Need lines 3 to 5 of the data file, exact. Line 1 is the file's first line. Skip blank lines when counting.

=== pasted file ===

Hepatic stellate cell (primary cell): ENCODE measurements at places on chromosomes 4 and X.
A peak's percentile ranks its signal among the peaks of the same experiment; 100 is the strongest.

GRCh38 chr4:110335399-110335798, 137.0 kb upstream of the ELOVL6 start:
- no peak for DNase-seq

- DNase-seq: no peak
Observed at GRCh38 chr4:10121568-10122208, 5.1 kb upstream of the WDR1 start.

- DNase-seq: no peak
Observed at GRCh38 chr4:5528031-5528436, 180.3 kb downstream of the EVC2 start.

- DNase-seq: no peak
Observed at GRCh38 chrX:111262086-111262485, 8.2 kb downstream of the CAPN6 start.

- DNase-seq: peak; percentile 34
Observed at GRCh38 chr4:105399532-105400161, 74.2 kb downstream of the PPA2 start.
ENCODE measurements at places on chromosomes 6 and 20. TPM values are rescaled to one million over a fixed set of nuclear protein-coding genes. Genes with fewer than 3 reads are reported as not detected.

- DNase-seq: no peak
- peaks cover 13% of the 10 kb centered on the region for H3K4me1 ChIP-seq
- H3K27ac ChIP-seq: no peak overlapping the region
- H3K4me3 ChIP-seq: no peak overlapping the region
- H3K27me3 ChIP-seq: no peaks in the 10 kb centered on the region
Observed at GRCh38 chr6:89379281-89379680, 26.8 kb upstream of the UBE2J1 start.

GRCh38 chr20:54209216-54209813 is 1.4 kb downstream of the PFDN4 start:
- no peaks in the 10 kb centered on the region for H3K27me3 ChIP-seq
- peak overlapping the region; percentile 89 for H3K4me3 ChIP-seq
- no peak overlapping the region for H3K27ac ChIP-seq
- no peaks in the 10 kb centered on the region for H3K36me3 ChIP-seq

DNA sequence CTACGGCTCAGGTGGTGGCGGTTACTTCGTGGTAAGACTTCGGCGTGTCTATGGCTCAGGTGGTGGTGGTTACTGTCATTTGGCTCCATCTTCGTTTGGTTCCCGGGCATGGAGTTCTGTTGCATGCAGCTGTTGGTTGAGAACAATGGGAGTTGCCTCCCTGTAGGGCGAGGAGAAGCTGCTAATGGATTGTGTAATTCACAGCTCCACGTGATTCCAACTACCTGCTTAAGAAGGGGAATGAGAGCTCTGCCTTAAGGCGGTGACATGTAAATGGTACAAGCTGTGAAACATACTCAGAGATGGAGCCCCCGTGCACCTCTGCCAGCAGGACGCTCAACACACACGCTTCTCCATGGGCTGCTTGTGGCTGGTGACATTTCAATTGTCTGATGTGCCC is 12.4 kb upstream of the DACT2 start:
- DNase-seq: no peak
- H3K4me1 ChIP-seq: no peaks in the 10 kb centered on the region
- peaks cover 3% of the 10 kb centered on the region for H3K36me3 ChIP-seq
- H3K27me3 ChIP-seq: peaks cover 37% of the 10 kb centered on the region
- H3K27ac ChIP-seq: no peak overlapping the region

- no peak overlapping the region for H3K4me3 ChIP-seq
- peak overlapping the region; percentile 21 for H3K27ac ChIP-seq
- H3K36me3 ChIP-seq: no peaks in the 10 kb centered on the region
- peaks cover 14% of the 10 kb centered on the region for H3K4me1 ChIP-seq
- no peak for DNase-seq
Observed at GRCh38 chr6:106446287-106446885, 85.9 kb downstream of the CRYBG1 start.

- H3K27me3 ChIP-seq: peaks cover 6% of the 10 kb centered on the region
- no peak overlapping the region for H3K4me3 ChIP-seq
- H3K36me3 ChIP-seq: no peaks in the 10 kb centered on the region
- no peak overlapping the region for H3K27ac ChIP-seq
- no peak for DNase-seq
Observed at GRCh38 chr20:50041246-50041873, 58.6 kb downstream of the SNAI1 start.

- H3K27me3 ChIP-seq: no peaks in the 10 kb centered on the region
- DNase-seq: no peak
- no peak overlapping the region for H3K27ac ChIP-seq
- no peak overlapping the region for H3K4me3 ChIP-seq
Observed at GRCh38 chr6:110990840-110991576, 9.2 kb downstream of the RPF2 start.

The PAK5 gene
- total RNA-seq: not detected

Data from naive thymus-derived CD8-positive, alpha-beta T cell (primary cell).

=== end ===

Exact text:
GRCh38 chr4:110335399-110335798, 137.0 kb upstream of the ELOVL6 start:
- no peak for DNase-seq

- DNase-seq: no peak